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Did it really happen that way?

All historical fiction begins with an actual incident, period, or person; how closely the tale then adheres to history depends partly on the novelist’s personal taste and integrity, and partly on how much detail we have for that particular subject. For example, Ms. Sensationalist, setting her tale in Mycenean Greece, enjoys and employs a great deal more latitude than Mr. Fidelity, whose protagonist fights at the Battle of Iwo Jima. Ms. Sensationalist is more concerned with titillating readers, providing plenty of thrills, and importing 21st-century mores to the ancient world than with hewing to history. Aiding her is the lack of much knowledge of or documentation for this era; mostly, clay tablets recording inventories and archaeological finds of palaces tell us about life then. So it’s easy to create a heroine who obsesses over women’s rights and saving the environment while hopping into bed with every guy she meets.

Contrast that with the 1940’s: there are hundreds of thousands, perhaps millions, of artifacts — everything from letters and telegrams to contemporary film and the memories of witnesses who are still alive — that testify about those times. If Mr. Fidelity wishes to fictionalize the life of, say, the Japanese general, Tadamichi Kuribayashi, he has set himself a monumental task. Indeed. I would imagine that historians have documented virtually every moment of  Kuribayashi’s days at Iwo Jima. But what if the novel’s plot calls for Kuribayashi to be someplace he wasn’t, issue orders he didn’t, or act in ways that aren’t true to his personality? How much the novelist stretches the truth depends on his preferences and honesty.

Halestorm includes an extensive Author’s Note in which I differentiate what I invented from established fact. But of course, despite the very best of intentions and the most rigorous documentation, we’ll never know what really happened — to Nathan or anyone else who preceded us.

Was Nathan really as perfect as you portray?

Unfortunately, yes.

He’d probably have been a more sympathetic character if he’d had some flaws. But despite exhaustive research, I couldn’t find any. About the worst accusation anyone ever levelled was that he was a tardy correspondent.

Some of that goodness is due to his dying so young. He didn’t have as much time as most other folks do to mess up. And some of it may be retrospective hagiography: he became such a martyr for the Cause that acquaintances who may have known something unflattering kept silent, either because of their own veneration for that Cause or because speaking ill of the dead then earned the gossip a reputation as unspeakably gauche.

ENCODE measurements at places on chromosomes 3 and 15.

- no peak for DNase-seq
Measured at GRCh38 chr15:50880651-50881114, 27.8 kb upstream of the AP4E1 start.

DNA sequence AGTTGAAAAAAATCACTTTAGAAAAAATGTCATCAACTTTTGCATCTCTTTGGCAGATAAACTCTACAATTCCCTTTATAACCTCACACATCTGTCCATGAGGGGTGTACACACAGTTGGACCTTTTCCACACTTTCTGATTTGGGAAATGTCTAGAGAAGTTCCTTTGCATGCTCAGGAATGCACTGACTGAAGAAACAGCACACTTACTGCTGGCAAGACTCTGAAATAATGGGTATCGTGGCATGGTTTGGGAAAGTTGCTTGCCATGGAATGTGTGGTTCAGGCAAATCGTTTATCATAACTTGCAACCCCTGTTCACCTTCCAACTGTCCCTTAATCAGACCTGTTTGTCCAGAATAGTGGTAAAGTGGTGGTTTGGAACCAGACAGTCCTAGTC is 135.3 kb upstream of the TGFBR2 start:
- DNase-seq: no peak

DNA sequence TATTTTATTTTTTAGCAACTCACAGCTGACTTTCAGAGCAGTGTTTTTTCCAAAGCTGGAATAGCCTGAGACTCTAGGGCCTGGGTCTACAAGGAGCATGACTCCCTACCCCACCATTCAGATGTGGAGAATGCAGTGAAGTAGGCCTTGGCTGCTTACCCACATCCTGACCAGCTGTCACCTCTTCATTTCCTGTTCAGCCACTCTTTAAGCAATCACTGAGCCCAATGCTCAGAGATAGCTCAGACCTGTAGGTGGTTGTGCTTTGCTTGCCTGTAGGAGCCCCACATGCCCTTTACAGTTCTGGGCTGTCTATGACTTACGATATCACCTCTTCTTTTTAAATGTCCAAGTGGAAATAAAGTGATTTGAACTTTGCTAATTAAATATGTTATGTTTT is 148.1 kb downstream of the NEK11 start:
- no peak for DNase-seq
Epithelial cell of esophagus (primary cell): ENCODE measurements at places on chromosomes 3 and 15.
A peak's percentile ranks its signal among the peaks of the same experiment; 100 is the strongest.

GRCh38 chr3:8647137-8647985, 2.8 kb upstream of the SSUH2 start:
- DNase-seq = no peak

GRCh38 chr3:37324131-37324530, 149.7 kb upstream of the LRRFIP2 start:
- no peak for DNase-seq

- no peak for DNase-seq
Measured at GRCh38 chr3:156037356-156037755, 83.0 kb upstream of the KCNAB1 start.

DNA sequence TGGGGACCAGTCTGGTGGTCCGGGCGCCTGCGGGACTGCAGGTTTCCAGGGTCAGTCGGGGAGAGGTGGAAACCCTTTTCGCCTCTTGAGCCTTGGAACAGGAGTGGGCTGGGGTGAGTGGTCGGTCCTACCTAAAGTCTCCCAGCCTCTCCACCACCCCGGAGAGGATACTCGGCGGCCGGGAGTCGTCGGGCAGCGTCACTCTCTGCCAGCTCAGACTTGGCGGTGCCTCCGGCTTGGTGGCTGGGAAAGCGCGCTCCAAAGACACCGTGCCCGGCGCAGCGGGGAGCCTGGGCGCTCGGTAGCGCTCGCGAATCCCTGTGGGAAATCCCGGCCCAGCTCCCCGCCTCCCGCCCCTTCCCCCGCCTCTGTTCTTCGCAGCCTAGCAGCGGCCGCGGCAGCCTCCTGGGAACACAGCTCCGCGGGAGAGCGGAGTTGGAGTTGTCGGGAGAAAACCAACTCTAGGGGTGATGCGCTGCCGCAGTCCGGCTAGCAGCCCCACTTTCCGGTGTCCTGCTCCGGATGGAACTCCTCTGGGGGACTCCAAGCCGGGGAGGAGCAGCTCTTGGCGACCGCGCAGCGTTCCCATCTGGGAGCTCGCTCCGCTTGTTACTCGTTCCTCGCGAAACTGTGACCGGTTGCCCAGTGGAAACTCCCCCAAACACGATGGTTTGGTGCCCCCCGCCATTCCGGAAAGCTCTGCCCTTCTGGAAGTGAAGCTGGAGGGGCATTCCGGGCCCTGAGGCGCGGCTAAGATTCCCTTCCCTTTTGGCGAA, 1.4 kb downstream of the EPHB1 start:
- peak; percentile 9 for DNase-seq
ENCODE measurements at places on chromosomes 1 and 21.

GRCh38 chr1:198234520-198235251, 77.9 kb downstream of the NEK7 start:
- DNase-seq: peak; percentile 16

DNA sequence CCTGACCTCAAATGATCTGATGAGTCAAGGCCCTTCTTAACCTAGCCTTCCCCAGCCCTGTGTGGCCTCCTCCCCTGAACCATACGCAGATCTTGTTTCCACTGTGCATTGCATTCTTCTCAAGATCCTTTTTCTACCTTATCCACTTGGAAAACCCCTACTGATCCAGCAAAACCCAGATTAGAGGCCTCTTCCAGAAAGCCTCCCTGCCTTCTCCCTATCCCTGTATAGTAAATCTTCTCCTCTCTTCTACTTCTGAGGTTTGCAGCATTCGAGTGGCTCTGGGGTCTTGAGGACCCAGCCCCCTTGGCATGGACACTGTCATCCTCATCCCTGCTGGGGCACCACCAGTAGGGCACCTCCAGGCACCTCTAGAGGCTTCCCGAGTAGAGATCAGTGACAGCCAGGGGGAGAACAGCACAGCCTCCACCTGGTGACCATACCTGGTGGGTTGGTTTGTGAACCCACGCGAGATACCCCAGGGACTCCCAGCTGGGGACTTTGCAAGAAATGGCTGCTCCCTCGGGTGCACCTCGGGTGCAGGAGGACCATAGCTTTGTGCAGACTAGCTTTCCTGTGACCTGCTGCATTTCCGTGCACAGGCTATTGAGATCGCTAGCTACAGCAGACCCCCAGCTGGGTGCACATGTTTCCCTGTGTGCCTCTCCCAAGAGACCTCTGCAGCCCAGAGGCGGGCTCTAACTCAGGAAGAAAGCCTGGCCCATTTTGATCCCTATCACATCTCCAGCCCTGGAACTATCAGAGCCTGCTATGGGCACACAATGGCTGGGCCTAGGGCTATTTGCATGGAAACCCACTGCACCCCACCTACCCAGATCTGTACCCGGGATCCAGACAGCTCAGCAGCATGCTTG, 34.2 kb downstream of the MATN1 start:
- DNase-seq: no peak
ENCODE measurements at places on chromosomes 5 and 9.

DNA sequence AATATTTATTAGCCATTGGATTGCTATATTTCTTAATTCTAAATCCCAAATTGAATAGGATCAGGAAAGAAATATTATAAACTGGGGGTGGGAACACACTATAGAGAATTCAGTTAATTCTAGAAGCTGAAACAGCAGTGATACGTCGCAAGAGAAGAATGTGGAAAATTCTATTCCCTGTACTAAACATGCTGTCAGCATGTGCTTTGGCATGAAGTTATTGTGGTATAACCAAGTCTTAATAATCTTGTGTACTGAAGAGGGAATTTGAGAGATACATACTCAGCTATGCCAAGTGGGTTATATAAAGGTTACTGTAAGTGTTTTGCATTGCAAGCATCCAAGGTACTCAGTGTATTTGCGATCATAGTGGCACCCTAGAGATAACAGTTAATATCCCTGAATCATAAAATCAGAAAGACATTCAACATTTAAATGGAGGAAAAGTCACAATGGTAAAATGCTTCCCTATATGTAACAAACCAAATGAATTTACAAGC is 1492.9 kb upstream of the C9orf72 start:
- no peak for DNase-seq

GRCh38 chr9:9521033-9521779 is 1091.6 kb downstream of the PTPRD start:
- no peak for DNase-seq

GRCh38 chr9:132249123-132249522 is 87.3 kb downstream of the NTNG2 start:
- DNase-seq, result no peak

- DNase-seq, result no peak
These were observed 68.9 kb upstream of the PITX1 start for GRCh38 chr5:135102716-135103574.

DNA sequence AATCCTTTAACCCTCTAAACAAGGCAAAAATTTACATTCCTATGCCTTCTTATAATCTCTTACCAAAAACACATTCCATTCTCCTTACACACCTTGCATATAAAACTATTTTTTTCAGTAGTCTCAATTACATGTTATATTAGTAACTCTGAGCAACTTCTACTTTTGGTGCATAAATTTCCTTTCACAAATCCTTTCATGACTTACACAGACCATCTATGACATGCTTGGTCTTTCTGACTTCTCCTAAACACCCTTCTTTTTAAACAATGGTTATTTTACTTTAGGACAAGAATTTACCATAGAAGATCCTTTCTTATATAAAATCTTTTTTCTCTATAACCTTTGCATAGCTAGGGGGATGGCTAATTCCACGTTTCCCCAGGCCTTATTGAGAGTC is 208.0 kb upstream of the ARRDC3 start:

You can see the dilemma I faced: do I remain true to history as we have it, or do I invent some sins and scandals? I chose to remain true to history while imbuing Nathan with a few foibles: he steals pies from Benedict Arnold (that entire incident is completely fabricated, though I based it on a fine Yale College issued him for an unspecified infraction); he never wins at checkers; and he loves puns (here I exaggerated: he once punned on his name in a doodle, writing “Nathan Hail,” and I inflated that to a fixation with puns).

In the Author’s Note, you say that Nathan never spoke his most famous line — “I only regret that I have but one life to give for my country” — yet those are exactly the words you portray him delivering from the gallows. Why?

Almost everybody who is familiar with Nathan knows him for that line — indeed, it’s often the only “fact” retained from high-school history. Unless folks read my Author’s Note first, they’ll expect those words in the final chapter. I didn’t want to disappoint.

Why Nathan Hale? 

I’ve loved Nathan ever since I first heard or read about him — can’t remember which it was because I was very small. His story deeply affected me, perhaps more than it does other children: two weeks before I was born, a truck hit the car my mother’s 16-year-old brother was driving and killed him. I understood firsthand and from an early age the consuming void a young man’s death leaves.

It also happened that my uncle’s name was Dale. As little kids will, I conflated him in my mind with Nathan. Nathan Dale-Hale became a very beloved, even if absent, older brother to me.

Have a question about Nathan Hale or Halestorm that remains unanswered? Email me at libertatem(at)aol.com. 

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